Tutorial Microcontroller MCS-51 ATMEL ISP
 

 

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4. LCD Character 2 x 16

The LCD Module can easily be used with an 8051 microcontroller such as the AT89s51. The LCD Module comes with a 16 pin connector. This can be plugged into connector 16 pin. The pins on the 16 pin connector of the LCD Module are defined below.

 

PIN
Name
Function
1
VSS
Ground voltage
2
VCC
+5V
3
VEE
Contrast voltage
4
RS
Register Select
0 = Instruction Register
1 = Data Register
5
R/W
Read/ Write, to choose write or read mode
0 = write mode
1 = read mode
6
E
Enable
0 = start to lacht data to LCD character
1= disable
7
DB0
LSB
8
DB1
-
9
DB2
-
10
DB3
-
11
DB4
-
12
DB5
-
13
DB6
-
14
DB7
MSB
15
BPL
Back Plane Light
16
GND
Ground voltage

 

LCD Character Background

The LCD Character standard requires 3 control lines as well as either 4 or 8 I/O lines for the data bus. The user may select whether the LCD is to operate with a 4-bit data bus or an 8-bit data bus. If a 4-bit data bus is used the LCD will require a total of 7 data lines (3 control lines plus the 4 lines for the data bus). If an 8-bit data bus is used the LCD will require a total of 11 data lines (3 control lines plus the 8 lines for the data bus).

The three control lines are referred to as EN, RS, and RW.

The EN line is called "Enable." This control line is used to tell the LCD that you are sending it data. To send data to the LCD, your program should make sure this line is low (0) and then set the other two control lines and/or put data on the data bus. When the other lines are completely ready, bring EN high (1) and wait for the minimum amount of time required by the LCD datasheet (this varies from LCD to LCD), and end by bringing it low (0) again.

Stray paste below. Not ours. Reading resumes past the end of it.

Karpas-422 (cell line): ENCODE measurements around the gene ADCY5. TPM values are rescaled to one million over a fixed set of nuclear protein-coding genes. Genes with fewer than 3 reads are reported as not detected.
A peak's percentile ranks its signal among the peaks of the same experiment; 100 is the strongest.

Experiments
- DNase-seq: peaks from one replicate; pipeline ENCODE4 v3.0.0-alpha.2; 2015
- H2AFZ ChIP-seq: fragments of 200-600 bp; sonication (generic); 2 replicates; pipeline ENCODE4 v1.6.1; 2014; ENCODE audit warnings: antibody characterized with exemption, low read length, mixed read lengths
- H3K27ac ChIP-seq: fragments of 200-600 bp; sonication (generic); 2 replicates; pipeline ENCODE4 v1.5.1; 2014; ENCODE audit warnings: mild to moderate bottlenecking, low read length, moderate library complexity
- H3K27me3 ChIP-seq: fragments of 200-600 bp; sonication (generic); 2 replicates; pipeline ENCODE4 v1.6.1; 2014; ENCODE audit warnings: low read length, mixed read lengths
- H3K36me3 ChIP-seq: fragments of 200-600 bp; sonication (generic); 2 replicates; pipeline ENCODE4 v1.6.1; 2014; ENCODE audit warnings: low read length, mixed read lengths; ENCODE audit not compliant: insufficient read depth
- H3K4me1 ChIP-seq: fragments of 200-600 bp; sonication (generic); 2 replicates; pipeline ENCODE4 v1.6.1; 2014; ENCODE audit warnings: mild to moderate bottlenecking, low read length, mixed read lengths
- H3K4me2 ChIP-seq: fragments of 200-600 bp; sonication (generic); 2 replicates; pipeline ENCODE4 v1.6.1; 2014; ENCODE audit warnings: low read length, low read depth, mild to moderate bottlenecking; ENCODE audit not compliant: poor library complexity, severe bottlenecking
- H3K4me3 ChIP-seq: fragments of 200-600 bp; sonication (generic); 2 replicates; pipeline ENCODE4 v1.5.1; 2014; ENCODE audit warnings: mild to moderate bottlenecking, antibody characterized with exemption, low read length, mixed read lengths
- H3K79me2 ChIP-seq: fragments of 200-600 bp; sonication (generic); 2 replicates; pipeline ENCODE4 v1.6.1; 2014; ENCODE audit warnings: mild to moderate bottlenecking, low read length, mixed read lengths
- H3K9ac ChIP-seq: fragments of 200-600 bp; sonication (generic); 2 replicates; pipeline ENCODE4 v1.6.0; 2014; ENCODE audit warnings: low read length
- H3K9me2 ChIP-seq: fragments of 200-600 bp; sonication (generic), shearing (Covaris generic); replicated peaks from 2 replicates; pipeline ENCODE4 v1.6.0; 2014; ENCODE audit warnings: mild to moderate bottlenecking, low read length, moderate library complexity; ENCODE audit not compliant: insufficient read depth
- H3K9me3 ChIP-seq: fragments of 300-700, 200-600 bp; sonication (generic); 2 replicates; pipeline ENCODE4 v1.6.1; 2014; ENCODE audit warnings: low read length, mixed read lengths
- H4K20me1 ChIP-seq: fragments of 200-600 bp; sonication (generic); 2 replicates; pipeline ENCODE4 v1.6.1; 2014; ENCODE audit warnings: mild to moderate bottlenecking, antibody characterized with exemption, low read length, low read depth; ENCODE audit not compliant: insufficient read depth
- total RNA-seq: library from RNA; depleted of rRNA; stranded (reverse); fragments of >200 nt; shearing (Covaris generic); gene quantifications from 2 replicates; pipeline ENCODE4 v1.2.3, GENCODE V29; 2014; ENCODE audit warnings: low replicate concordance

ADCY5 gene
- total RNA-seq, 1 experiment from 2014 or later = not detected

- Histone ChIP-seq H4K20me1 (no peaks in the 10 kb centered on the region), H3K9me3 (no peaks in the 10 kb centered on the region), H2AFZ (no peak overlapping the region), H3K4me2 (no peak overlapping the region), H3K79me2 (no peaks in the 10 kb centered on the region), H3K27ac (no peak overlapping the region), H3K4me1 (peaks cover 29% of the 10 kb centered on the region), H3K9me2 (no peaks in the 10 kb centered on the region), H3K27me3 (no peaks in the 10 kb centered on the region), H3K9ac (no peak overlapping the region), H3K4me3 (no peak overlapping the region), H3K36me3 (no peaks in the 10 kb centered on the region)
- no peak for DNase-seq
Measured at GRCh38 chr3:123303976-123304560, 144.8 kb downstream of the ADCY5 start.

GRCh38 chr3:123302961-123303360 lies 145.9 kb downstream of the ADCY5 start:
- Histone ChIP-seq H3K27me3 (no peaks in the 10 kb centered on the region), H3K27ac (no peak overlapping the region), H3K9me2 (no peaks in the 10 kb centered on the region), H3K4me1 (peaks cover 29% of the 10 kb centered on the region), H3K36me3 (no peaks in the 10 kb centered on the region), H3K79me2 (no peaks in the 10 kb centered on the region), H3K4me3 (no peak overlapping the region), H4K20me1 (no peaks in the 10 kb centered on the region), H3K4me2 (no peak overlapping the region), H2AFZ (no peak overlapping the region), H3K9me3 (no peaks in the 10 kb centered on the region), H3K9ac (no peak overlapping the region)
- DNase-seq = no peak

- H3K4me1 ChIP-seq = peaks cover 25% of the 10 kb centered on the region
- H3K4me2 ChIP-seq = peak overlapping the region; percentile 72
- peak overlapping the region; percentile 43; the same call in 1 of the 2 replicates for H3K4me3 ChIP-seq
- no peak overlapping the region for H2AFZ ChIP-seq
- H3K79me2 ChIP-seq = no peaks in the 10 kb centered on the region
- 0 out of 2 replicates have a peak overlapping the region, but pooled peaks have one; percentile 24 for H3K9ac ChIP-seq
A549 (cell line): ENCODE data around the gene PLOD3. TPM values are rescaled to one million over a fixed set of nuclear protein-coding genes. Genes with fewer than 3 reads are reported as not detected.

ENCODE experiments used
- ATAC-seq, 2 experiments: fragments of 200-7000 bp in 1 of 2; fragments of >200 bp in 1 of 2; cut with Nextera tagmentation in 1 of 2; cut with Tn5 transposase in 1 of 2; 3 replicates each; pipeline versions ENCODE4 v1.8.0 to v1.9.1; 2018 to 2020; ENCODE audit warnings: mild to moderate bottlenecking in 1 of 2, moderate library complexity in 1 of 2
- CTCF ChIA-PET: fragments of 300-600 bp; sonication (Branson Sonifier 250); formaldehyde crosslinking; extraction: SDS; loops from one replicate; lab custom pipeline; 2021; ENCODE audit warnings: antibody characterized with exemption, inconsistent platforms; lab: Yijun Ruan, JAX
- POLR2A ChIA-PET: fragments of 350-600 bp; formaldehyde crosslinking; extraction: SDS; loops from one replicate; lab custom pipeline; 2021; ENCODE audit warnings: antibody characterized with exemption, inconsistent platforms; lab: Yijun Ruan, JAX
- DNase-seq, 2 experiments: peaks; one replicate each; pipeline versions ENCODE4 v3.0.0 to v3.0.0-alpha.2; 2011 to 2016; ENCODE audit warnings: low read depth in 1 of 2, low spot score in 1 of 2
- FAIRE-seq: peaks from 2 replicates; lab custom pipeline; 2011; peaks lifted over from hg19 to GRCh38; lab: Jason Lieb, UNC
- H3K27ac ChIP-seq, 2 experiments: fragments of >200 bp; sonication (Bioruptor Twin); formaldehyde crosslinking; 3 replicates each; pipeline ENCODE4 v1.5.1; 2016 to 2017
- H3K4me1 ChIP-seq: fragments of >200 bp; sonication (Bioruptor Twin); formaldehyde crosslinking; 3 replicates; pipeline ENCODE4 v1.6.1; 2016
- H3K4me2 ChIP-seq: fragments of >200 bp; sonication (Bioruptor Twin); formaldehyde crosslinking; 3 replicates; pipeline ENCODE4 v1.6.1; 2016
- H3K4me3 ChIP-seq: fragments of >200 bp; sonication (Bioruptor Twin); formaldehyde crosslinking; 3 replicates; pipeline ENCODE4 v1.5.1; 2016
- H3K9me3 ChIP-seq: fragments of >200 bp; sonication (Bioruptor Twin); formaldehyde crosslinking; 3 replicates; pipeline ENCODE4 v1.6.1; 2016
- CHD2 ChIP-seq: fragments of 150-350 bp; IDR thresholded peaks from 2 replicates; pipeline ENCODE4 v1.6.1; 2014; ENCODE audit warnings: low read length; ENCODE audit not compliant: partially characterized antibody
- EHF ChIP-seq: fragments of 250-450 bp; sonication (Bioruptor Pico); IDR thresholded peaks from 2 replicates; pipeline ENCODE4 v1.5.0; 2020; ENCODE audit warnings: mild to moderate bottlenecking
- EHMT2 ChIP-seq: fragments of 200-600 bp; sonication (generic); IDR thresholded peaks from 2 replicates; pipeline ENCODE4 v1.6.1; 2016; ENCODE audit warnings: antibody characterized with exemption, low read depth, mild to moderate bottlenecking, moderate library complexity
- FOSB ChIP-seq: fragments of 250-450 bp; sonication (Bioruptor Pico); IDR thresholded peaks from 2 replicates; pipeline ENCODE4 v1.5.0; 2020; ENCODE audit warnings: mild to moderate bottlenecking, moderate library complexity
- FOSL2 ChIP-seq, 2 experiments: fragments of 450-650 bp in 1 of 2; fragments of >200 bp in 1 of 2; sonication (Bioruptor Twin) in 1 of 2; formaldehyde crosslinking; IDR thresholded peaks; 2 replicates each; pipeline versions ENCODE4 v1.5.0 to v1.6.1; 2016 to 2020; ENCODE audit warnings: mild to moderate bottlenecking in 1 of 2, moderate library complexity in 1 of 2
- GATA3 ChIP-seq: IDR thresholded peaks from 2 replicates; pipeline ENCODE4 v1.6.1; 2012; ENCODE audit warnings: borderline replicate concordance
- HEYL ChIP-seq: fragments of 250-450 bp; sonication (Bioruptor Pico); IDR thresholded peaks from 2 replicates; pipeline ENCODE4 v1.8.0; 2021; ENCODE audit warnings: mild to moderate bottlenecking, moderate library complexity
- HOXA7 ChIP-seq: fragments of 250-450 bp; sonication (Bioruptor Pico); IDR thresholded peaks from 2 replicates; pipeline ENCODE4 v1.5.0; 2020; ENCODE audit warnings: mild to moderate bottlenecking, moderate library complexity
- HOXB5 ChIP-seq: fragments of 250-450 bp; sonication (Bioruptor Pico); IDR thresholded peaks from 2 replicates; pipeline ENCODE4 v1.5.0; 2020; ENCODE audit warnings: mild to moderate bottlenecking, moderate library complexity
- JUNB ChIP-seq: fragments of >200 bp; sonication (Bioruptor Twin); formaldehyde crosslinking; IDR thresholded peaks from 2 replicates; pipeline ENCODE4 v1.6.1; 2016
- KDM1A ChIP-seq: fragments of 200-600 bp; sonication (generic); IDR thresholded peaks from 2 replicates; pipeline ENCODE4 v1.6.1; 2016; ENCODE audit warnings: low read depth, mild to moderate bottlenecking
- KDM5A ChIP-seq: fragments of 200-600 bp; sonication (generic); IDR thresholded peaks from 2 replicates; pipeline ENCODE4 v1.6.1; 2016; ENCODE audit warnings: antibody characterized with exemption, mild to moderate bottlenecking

The RS line is the "Register Select" line. When RS is low (0), the data is to be treated as a command or special instruction (such as clear screen, position cursor, etc.). When RS is high (1), the data being sent is text data which sould be displayed on the screen. For example, to display the letter "T" on the screen you would set RS high.

The RW line is the "Read/Write" control line. When RW is low (0), the information on the data bus is being written to the LCD. When RW is high (1), the program is effectively querying (or reading) the LCD. Only one instruction ("Get LCD status") is a read command. All others are write commands--so RW will almost always be low.

Finally, the data bus consists of 4 or 8 lines (depending on the mode of operation selected by the user). In the case of an 8-bit data bus, the lines are referred to as DB0, DB1, DB2, DB3, DB4, DB5, DB6, and DB7.


An Example Hardware Configuration
As we've mentioned, the LCD requires either 8 or 11 I/O lines to communicate with. For the sake of this tutorial, we are going to use an 8-bit data bus--so we'll be using 11 of the 8051's I/O pins to interface with the LCD.

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